Julian Lage Trio
Flynn Center for the Performing Arts
December 2, 2018
It was altogether fitting that guitarist Julian Lage
led his trio onto a small stage surrounded on three sides by the modified stadium seating in place at FlynnSpace this early December evening. All the better for the swarthy bandleader to graciously exhibit the ever-so-subtle nuances of his skills and those of his bandmates during this first of two performances.
Julian Lage's greatest virtue may be his gift for understatement. And certainly his delicate touch was most prominent during this somewhat truncated initial set, but only slightly more so than the facile technique bassist Jorge Roeder
and drummer Kenny Wollesen
applied to their respective instruments: fortunately, the sonic clarity this intimate venue's always boasted in the past remains in the wake of the renovations to the small room from earlier in 2018 (and might even have improved to a degree).
In line with the leader's indirect approach to melody, the trio's playing was alternately accessible and provocative from the very start. But, as with the opening of the oft-covered "Love Hurts," the threesome punctuated their careful exposition of the familiar melody with demonstrative flourishes, as notable in Lage's body language as the stark relief in dynamics. Such demonstrative gesticulations were the first of many during the hour-plus performance, all of which belied his soft touch on the strings of both guitars he utilized at muted volume from his tiny amplifier.
As this interpretation wound down, however, the threesome took a distinct digression from the song structure into some dissonance the likes of which recurred at regular intervals. Those patterns the musicians established kept the audience alert, largely because their playing never turned predictable, at least until late in the set: oddly enough, this phenomenon occurred immediately after a somewhat literal reading of pianist Keith Jarrett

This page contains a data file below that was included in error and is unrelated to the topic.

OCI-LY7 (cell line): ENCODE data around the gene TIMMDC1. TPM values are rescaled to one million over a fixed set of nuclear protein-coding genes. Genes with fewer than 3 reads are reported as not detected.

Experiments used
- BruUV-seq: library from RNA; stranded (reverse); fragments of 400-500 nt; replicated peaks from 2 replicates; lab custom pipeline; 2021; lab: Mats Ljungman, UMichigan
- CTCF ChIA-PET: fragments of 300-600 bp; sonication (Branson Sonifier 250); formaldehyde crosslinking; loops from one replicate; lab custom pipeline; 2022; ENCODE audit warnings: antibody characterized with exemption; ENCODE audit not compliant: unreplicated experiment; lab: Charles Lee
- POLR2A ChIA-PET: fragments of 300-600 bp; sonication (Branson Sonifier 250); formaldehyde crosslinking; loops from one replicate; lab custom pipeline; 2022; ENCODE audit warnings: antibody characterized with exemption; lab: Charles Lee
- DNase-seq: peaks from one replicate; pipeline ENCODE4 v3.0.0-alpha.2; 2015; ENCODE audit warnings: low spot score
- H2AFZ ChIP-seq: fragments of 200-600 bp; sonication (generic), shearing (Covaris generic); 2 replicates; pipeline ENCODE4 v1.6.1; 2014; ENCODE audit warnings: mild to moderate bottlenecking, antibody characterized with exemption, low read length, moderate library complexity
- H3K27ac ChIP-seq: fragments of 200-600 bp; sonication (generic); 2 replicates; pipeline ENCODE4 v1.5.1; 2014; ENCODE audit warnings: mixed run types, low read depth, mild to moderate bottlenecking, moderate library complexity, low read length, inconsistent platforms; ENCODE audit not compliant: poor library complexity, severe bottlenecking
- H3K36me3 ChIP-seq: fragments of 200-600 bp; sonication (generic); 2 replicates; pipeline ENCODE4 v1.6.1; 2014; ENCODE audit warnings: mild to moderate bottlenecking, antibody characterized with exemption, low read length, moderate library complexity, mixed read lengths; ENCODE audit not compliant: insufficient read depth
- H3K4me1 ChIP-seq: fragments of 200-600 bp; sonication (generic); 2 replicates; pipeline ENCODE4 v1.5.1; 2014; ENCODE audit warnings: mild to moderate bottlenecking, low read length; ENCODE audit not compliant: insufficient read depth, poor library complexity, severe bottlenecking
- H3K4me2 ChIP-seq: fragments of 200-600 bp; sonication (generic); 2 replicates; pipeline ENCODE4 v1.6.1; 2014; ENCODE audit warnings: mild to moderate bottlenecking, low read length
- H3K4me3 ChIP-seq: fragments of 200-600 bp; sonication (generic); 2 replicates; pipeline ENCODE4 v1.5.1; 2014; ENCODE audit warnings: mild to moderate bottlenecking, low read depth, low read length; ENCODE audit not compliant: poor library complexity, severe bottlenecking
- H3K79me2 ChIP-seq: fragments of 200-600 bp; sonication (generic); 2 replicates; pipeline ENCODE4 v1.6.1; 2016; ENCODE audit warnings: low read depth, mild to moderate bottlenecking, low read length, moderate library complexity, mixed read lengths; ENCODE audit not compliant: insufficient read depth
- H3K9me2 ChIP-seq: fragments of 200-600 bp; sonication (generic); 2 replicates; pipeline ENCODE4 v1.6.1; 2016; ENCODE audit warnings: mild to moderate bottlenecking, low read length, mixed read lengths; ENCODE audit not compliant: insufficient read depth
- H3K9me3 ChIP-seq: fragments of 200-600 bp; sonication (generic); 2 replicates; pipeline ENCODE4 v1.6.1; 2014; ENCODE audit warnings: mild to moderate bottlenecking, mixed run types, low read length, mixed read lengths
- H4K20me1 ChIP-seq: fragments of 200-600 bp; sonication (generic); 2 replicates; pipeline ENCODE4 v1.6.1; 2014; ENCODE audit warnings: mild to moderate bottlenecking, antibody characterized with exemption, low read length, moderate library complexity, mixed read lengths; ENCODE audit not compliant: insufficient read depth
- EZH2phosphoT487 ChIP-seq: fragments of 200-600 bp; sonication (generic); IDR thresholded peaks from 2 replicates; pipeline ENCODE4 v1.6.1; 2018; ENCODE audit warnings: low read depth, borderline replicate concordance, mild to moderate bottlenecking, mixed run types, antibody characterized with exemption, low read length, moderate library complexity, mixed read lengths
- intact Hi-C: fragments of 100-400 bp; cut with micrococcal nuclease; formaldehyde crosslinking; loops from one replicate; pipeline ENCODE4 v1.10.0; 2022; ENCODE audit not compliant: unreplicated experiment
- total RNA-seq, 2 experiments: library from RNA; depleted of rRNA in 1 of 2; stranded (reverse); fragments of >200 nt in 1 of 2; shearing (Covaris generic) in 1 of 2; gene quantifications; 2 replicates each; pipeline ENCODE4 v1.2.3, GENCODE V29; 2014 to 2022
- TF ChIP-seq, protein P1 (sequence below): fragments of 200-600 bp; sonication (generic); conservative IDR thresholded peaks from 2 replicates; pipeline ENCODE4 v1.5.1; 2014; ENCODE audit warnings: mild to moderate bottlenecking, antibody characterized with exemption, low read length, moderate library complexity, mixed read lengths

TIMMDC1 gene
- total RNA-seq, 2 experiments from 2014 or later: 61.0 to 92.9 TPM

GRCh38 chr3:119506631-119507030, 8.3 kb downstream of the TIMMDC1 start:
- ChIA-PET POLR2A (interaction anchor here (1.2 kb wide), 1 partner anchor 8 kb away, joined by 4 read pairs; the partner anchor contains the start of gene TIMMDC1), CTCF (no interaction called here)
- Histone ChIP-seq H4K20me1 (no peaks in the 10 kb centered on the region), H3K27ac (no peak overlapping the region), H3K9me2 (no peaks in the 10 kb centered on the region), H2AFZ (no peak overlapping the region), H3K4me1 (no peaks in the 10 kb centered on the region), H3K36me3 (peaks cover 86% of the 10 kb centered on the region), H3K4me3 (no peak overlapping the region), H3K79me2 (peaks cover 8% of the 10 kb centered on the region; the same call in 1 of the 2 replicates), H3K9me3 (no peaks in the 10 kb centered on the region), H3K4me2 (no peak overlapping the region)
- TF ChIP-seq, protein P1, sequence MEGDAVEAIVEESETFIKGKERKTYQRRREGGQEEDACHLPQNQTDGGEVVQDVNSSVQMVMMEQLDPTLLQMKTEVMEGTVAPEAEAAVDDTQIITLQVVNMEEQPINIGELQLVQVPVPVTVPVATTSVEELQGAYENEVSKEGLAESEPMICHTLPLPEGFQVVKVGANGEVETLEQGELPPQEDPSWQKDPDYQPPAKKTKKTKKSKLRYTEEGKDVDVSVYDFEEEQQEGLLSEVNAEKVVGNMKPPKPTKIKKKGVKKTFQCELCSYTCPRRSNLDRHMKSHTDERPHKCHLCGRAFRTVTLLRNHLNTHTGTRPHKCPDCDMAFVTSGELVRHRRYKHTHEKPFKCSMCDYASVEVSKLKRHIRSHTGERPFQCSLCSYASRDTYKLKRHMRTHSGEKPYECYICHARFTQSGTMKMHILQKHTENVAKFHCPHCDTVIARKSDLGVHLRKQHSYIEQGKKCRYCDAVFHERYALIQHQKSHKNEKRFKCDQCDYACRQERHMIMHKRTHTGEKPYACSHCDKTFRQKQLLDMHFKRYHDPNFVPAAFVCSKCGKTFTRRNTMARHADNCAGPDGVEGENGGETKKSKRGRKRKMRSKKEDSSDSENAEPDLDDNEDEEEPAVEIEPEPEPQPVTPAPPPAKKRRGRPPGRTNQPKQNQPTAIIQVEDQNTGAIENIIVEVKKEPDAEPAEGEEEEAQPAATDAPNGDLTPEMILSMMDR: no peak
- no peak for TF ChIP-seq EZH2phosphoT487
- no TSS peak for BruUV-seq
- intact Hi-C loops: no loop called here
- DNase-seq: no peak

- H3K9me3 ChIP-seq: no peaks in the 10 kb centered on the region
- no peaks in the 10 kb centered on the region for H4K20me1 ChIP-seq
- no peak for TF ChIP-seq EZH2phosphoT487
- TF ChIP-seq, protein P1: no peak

's "The Windup." Lage, Roeder and Wollesen further skirted formula as they concluded, however, with the varying choices of material interspersed with solo breaks from the rhythm section.
Nevertheless, the leader slightly botched his second attempt at a closing series of harmonics. Not that such a relatively small miscue could undermine the overall impact of this show though; segues that occurred during the course of this performance provided as much continuity as contrast, ultimately emphasizing Lage's fundamental distinction as a guitarist: he usually prefers to avoid playing a melody line straight, preferring to approach at an angle above, below or behind, thus only hinting at the foundation of the composition. Wollesen also proved himself a past master of the oblique too, regularly hitting the off beat(s), so the role of pure timekeeper fell to Roeder and he filled it with understated panache.
Selections from the Modern Lore
(Mack Avenue, 2018) including "The Ramble," "Atlantic Limited" and "General Thunder" were wholly emblematic of Julian Lage's patient style than the ever-so-quick encore that almost but not quite rocked. That said, this deceptively unassuming musician's subdued but nevertheless animated stage presence-right arm up, crouched at the knees, body in full sway-reveals the obvious delight he takes in handling his instrument, begging the question of a future venture directly into the realm of jazz fusion, distinct from his membership in the Nels Cline
The most inviting prospect of that hypothetical scenario however is that, in the meantime, Julian Lage continues to conscientiously (and happily) explore the terrain of his own carefully-defined niche, the fearless expedition into which so quietly delighted his listeners this wet winter night in the Green Mountains.